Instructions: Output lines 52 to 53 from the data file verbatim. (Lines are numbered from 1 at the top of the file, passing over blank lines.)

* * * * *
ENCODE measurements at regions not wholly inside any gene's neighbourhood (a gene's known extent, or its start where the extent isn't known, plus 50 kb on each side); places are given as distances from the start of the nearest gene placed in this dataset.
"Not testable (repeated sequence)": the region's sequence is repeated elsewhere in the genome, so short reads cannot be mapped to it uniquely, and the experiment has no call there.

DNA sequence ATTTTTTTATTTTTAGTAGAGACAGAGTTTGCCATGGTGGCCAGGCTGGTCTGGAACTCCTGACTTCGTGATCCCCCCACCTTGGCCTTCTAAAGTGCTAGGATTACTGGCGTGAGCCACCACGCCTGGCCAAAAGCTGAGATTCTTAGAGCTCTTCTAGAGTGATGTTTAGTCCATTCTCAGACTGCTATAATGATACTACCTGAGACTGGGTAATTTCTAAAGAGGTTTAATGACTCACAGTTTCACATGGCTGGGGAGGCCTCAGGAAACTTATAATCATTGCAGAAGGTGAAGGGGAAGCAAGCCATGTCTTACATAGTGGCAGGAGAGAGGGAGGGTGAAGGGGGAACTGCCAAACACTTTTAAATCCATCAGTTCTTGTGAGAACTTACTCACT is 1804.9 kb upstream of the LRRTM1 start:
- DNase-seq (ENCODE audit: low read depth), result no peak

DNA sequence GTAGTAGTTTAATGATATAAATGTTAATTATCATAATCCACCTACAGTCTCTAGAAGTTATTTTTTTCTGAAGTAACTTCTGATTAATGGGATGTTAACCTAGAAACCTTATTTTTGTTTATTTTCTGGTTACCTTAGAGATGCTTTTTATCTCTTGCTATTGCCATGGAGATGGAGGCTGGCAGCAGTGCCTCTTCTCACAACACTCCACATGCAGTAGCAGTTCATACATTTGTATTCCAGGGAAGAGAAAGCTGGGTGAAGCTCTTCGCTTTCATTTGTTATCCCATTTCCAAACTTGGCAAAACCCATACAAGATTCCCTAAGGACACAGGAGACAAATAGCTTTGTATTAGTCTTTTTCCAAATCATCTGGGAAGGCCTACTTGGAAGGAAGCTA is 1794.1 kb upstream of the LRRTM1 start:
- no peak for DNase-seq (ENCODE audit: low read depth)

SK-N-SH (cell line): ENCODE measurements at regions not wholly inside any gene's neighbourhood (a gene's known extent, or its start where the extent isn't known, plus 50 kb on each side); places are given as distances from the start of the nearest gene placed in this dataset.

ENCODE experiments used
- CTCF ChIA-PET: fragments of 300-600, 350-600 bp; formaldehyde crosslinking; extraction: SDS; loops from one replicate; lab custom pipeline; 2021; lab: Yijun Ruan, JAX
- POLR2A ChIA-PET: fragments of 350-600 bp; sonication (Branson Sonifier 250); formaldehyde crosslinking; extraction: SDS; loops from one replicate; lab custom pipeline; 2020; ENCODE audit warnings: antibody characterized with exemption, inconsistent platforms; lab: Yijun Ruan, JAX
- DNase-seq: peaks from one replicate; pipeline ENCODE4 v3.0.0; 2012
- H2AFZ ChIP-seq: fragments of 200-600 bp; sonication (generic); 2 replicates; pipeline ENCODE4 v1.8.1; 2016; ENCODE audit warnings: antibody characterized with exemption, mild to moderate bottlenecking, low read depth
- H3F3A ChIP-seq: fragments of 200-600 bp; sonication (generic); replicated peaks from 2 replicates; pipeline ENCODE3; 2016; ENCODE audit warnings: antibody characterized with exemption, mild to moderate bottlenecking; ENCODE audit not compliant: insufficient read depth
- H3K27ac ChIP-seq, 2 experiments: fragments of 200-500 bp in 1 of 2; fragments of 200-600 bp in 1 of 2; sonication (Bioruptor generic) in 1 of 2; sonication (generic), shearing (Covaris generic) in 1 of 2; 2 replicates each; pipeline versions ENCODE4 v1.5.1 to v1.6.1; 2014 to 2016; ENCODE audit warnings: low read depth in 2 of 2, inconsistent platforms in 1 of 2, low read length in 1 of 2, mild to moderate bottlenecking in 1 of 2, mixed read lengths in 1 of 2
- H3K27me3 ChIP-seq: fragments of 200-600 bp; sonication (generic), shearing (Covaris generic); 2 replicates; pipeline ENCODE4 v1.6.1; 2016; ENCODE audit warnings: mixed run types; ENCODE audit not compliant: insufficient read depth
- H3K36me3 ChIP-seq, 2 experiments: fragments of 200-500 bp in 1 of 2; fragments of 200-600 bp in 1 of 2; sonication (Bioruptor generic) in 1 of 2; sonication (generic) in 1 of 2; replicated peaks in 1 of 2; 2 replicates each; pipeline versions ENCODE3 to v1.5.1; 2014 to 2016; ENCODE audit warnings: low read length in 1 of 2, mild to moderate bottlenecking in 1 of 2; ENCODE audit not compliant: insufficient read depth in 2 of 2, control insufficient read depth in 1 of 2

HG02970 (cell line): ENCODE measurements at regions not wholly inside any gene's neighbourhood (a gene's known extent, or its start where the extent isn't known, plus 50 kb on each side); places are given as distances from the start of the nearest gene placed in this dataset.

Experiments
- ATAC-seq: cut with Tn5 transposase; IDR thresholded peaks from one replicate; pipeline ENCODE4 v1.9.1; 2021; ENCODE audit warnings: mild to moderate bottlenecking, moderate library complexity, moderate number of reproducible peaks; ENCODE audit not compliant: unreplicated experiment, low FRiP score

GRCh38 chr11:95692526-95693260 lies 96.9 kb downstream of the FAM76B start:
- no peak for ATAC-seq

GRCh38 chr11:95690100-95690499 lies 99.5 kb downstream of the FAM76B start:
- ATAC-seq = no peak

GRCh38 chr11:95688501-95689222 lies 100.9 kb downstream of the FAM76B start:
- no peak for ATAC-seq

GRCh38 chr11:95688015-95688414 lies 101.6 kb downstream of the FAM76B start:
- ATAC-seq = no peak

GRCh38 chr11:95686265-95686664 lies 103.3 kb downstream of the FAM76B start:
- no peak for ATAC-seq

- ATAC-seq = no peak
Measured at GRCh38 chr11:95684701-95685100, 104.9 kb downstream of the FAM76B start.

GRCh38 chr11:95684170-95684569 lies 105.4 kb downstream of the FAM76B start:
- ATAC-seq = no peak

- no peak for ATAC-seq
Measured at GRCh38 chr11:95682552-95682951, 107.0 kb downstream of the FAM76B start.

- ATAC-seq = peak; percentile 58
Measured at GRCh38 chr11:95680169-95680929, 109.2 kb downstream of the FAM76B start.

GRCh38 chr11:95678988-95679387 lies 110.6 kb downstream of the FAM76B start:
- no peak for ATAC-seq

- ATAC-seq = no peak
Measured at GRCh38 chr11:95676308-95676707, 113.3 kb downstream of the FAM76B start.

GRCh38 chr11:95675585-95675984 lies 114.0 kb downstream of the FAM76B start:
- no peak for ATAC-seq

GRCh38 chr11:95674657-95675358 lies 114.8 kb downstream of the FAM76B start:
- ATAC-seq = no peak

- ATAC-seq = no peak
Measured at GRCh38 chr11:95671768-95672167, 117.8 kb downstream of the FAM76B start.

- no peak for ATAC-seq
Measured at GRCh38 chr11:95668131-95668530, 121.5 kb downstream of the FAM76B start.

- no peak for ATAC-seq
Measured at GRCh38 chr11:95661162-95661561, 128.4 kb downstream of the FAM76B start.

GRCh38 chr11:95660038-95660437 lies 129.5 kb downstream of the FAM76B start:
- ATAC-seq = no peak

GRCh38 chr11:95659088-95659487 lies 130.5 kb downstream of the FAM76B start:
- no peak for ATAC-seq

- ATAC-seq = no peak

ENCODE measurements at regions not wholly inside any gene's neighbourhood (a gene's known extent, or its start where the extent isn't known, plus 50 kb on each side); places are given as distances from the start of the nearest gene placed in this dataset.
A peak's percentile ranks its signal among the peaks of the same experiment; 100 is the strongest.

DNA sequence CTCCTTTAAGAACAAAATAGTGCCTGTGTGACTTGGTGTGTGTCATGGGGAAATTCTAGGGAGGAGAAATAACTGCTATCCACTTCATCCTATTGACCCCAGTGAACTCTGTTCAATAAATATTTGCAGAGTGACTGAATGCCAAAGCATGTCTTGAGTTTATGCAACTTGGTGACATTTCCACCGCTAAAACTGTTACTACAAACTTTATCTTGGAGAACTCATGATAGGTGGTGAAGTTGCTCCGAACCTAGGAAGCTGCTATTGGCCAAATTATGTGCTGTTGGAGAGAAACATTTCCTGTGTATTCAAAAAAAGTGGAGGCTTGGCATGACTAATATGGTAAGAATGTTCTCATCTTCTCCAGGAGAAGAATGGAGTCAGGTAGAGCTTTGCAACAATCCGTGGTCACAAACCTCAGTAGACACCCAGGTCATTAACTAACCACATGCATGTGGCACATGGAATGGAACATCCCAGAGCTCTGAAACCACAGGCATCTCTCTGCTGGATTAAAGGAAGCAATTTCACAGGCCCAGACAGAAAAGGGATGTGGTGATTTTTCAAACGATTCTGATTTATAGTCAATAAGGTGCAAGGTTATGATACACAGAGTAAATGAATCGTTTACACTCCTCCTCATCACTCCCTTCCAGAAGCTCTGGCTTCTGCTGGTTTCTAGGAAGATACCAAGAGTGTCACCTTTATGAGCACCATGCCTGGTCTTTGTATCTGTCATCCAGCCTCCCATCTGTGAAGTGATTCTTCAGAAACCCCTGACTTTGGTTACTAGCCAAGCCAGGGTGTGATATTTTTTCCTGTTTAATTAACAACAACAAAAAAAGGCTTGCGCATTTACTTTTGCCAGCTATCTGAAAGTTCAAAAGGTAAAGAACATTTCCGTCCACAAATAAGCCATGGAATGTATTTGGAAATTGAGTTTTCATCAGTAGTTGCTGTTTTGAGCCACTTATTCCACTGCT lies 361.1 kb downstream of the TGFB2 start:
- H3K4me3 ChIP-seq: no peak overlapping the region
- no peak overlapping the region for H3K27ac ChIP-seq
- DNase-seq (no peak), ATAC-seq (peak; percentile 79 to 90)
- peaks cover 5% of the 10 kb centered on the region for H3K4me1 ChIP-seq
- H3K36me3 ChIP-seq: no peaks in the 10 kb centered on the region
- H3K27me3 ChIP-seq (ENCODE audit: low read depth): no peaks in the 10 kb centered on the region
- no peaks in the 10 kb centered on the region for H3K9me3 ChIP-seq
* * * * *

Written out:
GRCh38 chr11:95660038-95660437 lies 129.5 kb downstream of the FAM76B start:
- ATAC-seq = no peak